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Barbara Carey flies to Italy to visit her blind sister Mary Ann, who is studying in a music academy. Once in Rome Barbara discovers her sister has disappeared and, according to the Italian police, she may have been murdered by a maniac who is obsessed with young sightless women. With the help of Martin Foster, from the British Embassy, Barbara starts trying to find out what happened to Mary Ann. She even pretends to be blind herself in an attempt to attract the killer, and finally the clues lead her to Seagull Island, privately owned by a mysterious British citizen named David Malcolm. Barbara must then find the answers to several questions: was Mary Ann really kidnapped? What happened to David's wife and son in the island? And why is David's relative Carol so unhappy to see a woman with him? Written by
The Secret of Seagull Island was, apparently, intended to be a television series originally. Turning a television series into a Giallo doesn't ever seem to work well, as evidenced by Sergio Martino's awful failure The Scorpion with Two Tails and, unfortunately, this film too. The title makes the film sound intriguing; as it hints at a great mystery, and after all, that is what Giallo is all about; but unfortunately, despite a few good moments, the film never delivers on its promise and most of the film is taken up by tedious scenes that don't really go anywhere. The film focuses on Barbara Carey, a woman who goes to Rome to visit her blind sister. However, upon her arrival, she discovers that her sister is missing. The police make some enquiries and think the blind girls' disappearance is linked with a woman drowned in the ocean. Barbara later learns that there is a psychopath on the loose, and he's murdering blind women. She does some investigation of her own, and it leads to a place called Seagull Island...which has a secret.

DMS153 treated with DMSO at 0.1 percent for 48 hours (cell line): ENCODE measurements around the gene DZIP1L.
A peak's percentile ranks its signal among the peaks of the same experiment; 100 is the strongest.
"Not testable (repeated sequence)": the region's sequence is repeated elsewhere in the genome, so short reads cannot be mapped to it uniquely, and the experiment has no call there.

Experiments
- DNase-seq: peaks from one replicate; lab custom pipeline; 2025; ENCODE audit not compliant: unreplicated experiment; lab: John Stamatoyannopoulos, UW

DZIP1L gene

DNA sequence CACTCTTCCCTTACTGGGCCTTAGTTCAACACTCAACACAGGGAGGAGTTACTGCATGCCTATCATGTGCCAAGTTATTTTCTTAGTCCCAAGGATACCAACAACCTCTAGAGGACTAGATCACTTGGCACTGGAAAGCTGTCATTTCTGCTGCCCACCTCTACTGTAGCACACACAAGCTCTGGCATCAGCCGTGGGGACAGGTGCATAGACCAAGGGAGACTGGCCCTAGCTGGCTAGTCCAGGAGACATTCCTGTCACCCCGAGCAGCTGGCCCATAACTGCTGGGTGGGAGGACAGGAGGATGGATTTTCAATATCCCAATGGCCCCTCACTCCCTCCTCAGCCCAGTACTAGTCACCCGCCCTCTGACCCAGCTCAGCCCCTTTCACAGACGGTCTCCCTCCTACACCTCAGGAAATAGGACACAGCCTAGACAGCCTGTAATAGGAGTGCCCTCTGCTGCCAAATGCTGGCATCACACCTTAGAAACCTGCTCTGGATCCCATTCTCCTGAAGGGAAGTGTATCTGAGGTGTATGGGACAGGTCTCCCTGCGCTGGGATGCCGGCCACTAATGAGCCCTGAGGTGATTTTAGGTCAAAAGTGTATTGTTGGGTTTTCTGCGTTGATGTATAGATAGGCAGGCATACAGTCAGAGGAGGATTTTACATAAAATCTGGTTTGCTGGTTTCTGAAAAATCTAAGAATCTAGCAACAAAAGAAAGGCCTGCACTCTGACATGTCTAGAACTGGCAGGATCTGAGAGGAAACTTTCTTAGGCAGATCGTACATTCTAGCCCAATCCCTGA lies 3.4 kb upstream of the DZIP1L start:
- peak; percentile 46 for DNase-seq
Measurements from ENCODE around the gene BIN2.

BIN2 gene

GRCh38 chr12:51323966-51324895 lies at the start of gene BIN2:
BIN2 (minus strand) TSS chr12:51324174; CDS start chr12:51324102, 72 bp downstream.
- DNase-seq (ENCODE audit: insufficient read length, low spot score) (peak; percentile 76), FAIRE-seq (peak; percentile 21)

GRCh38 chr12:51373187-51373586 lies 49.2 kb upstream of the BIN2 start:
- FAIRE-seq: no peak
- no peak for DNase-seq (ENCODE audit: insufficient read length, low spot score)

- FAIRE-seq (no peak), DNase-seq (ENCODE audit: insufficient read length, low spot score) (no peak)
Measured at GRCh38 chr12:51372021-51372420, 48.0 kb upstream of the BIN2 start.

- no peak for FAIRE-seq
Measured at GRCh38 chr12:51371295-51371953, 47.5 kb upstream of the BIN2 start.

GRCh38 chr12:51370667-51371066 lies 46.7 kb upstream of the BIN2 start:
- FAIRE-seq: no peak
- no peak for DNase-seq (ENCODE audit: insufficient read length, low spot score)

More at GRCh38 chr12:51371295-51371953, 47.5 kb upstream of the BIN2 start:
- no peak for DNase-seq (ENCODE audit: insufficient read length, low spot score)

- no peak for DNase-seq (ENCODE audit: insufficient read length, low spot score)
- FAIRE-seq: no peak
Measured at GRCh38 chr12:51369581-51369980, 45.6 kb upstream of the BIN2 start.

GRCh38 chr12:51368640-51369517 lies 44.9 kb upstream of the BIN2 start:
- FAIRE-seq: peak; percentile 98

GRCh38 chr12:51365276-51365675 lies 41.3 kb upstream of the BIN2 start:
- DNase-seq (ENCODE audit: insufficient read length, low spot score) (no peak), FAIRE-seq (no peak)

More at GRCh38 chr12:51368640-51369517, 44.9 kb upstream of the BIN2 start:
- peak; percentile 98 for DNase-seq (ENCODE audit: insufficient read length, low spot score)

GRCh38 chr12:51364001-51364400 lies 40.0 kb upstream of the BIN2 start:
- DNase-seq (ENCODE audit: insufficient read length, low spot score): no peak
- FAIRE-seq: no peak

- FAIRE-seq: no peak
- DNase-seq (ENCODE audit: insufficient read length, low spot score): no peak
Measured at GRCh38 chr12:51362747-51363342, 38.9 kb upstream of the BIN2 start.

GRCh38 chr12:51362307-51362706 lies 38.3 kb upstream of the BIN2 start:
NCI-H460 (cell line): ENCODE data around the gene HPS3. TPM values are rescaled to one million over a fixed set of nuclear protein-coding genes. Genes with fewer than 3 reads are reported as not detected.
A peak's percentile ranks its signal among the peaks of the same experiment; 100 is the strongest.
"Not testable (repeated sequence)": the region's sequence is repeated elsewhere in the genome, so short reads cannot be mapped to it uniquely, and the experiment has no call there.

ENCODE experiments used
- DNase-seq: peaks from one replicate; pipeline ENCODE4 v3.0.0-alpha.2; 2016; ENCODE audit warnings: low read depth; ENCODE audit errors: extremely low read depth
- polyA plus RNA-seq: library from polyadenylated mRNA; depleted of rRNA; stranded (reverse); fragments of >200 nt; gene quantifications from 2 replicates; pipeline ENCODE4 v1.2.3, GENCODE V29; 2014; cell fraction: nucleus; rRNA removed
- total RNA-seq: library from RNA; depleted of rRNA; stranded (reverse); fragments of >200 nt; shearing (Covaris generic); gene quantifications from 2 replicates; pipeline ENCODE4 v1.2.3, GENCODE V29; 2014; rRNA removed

The best thing about this film is the underwater shots, which were still impressive despite the fact that the copy I saw was only a so-so VHS transfer. The film features quite a lot of scenes that take place underwater and this makes good use of cinematographer Armando Nannuzzi, who specialises in underwater shots. However, the things that happen on dry land are mostly rather boring and it soon becomes apparent that the 'secret' in question is not going to be anything to write home about. The performances are nothing special either. Prunella Ransome (Who Could Kill a Child?) didn't do much for me in the lead role, while the rest of the (mostly British) cast also fail to make any kind of impression. The fact that there's little in the way of murder scenes or gore doesn't exactly help either. The film runs for over one hundred minutes, and this is too long for a film with as little plot as this one. It all builds up to a disappointing ending, which neither surprises the audience nor does enough to generate any interest. Overall, as you can probably guess; I don't recommend The Secret of Seagull Island. There are far better Giallo's out there, and I recommend seeing those instead!
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